On the 28th August the Lord-Lieutenant left Dublin for Farney's "lakes and fells", which he had inherited under letters patent to his father from the Queen, and by placing a garrison at Donaghmoyne he no doubt hoped to secure his own as well as to annoy Tyrone. Travelling through Navan and Kells, Essex arriving at Castle Keran, mustered an army of 3700 foot and 300 horse, and none too soon, for Tyrone himself was in Farney, with an army nearly 11,000 strong. When Essex arrived at the River Lagan, where it bounds Louth and Monaghan, Tyrone appeared with his forces on the opposite hills. Sir William Warren, who was used to treating with the Ulster chief, went to him to secure the freedom of a prisoner, and next day Henry O'Hagan was sent by Tyrone to request a conference, which the Lord-Lieutenant at first refused but next day agreed to grant. "If thy master", Essex is reported to have said, "have any confidence either in the justness of his cause, or in the goodness and number of his men, or in his own virtue, of all which he vainly glorieth, he will meet me in the field, so far advanced before the head of his kerne as myself shall be separated from the front of my troops, where we will parley in that fashion which best becomes soldiers." O'Hagan, whose hereditary privilege it was to inaugurate the O'Neill, departed in disgust.

On the day following, Essex offered battle, the offer being ignored, and Tyrone renewed his request for a parley. A garrison was placed at Newrath, and next day the army moved towards Drumcondra. They had marched but a short distance when O'Hagan again appeared, and, "speaking so loud as all might hear that were present", announced that Tyrone "desired her Majesty's mercy, and that the Lord-Lieutenant would hear him; which, if his lordship agreed to, he would gallop about and meet him at the ford of Bellaclinthe, which was on the right hand by the way which his lordship took to Drumcondra". Essex cautiously sent two officers in advance to explore the place, and then, posting some cavalry on a rising ground at hand, rode alone to the bank of the river. Tyrone approached unattended on the opposite side, and urging his steed into the stream to a spot "where he, standing up to his horse's belly, might be near enough to be heard by the Lord-Lieutenant, though he kept to the hard ground. . . . Seeing Tyrone there alone, his lordship went down alone. At whose coming Tyrone saluted his lordship with much reverence, and they talked above half an hour together, and after went either of them to their companies on the hills."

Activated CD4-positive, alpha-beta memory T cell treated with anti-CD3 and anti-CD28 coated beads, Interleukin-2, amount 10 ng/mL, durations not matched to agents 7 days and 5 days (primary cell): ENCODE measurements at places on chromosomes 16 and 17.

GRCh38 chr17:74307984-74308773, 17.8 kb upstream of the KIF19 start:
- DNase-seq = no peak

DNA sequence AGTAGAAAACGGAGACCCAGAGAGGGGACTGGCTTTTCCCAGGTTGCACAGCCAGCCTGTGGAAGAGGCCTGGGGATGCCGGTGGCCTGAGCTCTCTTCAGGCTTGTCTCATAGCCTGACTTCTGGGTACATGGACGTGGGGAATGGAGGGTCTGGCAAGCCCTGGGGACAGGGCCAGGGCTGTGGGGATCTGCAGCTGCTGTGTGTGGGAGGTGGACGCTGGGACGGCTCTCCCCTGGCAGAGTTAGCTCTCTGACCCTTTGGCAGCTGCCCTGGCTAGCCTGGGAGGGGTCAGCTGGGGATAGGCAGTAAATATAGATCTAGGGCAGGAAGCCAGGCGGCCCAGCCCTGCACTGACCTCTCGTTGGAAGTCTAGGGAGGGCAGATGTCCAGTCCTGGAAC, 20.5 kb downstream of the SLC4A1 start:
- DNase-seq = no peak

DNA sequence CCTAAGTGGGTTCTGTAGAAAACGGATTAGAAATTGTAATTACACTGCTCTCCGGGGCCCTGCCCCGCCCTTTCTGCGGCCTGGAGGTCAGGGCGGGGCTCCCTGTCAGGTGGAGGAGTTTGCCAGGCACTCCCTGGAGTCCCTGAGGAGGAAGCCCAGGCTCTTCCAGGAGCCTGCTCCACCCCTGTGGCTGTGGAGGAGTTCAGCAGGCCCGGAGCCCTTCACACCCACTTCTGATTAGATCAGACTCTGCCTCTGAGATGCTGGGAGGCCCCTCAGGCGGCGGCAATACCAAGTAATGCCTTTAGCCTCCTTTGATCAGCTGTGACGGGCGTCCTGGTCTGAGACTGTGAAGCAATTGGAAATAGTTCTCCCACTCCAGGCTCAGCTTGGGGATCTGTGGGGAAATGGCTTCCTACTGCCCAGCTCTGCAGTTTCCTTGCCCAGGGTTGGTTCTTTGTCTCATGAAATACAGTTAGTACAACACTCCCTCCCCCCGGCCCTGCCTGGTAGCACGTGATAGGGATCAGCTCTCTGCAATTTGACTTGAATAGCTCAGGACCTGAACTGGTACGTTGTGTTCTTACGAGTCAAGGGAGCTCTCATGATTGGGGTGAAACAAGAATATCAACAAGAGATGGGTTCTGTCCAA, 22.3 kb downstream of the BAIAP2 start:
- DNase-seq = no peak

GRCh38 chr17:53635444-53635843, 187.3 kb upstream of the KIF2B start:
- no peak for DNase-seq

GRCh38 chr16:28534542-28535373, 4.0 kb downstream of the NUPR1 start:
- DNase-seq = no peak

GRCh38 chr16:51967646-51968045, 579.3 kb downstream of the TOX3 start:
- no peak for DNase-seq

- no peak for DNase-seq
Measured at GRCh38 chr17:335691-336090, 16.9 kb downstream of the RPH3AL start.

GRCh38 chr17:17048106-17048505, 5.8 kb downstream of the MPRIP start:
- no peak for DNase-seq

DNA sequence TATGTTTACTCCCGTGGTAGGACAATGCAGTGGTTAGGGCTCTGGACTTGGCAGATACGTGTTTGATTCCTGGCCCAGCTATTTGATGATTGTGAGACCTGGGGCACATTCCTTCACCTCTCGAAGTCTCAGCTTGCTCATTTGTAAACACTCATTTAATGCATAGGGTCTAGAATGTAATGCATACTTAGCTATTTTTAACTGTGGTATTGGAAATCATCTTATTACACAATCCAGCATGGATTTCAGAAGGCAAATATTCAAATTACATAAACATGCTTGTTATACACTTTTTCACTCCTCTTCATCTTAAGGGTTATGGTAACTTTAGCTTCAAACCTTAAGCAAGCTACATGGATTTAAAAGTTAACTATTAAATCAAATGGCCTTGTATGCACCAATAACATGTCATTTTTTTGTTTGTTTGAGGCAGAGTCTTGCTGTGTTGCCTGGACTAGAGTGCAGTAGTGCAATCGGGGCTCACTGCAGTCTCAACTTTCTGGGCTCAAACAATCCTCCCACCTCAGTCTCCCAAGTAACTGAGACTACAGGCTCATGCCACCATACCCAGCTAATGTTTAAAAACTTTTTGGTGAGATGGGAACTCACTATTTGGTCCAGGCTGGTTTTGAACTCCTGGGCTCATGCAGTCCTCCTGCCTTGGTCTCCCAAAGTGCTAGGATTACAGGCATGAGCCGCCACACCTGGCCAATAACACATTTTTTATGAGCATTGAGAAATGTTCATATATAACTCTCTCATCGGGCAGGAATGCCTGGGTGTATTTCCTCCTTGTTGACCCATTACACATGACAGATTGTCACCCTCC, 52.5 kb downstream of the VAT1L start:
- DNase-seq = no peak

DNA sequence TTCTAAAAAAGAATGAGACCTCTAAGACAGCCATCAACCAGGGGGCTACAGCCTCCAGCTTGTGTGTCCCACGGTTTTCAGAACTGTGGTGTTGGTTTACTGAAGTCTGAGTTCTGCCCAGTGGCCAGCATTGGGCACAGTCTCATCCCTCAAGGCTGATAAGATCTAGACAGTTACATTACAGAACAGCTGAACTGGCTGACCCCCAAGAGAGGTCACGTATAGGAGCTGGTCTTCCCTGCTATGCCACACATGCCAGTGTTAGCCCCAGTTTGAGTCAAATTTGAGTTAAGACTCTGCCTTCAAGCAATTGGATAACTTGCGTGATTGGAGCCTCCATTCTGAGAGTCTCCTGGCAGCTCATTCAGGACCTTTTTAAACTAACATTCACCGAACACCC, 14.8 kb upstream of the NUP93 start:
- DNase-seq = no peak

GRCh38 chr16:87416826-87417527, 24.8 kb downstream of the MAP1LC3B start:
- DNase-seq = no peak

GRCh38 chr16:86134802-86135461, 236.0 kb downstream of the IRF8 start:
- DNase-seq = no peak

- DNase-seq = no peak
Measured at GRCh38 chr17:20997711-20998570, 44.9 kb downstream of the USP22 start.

This strange conduct on the part of Her Majesty Queen Elizabeth's representative in Ireland has been severely condemned by all historians. Mr. Richard Bagwell rightly says: "Of all the foolish things Essex ever did, this was the most foolish. By conversing with the arch-rebel without witnesses he left it open to his enemies to put the worst construction on all he did, and he put it out of his own power to offer any valid defence. Two days before he had declared war to the knife, and now he was ready to talk familiarly with his enemy, and practically to concede all without striking a blow." Foolish, undoubtedly Essex was, but was he really sane? Gifted beyond his peers with great personal beauty, he was the Absalom of English history, his vanity was his downfall. A poet, possessed of rare literary ability, and of the nervous poetic temperament, facts were to him ugly things. "A fancy from a flower-bell, someone's death, a chorus ending from Euripides", were dearer to his soul than marching and counter-marching, though he was not lacking in courage, and the life of a soldier appealed to his imagination with all its "drums and trampellings". The favourite of a great Queen not indeed a "laughing queen", "whose face was worth the world to kiss", but the imperious and domineering "maiden-tongued, male-faced Elizabeth", who demanded abject, nay servile, humility on the part of all her servants; the conduct of Essex towards his Royal Mistress, in itself, points not so much to lunacy as to what is now known as "swelled head". When the Queen proposed to send Knollys to Ireland, Essex objected and favoured the appointment of Carew. The Queen insisting, Essex turned his back on her with a gesture of contempt, and, Raleigh tells us, he exclaimed that "her conditions were as crooked as her carcase"; whereupon Elizabeth in anger gave the insolent young man (young enough to be her grandson) a box on the ear. Essex, surprised, laid his hand on his sword, and, swearing he would not have endured such an indignity from Henry VIII himself, left the Court in haste and went to sulk at Wantage, from whence he wrote to the Queen letters in which the dominant note is that of a petulant, spoilt child, and in which he complains of Elizabeth's having broken "all laws of affection". Ireland required "a still strong man", and in sending Essex to govern her, the Queen erred sadly, for Essex was not only "green in judgment" but "sick of self-love", and " himself unto himself he sold ".